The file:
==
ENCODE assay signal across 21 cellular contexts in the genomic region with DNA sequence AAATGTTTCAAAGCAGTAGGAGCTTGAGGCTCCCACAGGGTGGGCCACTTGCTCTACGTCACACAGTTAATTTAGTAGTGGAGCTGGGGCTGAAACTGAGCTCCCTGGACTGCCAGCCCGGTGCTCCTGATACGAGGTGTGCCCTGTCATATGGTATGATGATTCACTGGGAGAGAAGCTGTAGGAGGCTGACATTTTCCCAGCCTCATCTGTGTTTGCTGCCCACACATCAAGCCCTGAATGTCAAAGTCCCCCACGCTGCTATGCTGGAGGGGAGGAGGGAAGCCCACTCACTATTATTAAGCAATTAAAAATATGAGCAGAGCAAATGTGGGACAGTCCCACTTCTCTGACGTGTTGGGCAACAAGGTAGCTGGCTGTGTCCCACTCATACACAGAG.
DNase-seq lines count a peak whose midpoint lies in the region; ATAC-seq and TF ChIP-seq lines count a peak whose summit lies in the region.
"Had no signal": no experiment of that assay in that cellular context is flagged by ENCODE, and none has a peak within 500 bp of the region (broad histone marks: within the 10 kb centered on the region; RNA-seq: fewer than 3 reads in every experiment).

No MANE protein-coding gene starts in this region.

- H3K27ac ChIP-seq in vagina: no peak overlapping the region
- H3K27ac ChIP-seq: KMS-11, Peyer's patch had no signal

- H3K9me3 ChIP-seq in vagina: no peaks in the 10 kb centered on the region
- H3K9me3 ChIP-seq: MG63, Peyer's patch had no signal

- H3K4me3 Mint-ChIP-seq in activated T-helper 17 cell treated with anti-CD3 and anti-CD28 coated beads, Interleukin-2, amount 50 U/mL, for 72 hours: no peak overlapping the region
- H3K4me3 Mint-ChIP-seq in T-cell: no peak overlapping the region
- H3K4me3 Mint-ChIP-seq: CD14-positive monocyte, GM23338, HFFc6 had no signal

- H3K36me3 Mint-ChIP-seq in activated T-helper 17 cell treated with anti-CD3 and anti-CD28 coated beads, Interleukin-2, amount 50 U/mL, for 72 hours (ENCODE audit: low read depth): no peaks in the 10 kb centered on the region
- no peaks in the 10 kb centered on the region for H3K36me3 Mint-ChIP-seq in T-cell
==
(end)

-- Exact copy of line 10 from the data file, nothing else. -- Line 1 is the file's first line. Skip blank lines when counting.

- H3K4me3 Mint-ChIP-seq in T-cell: no peak overlapping the region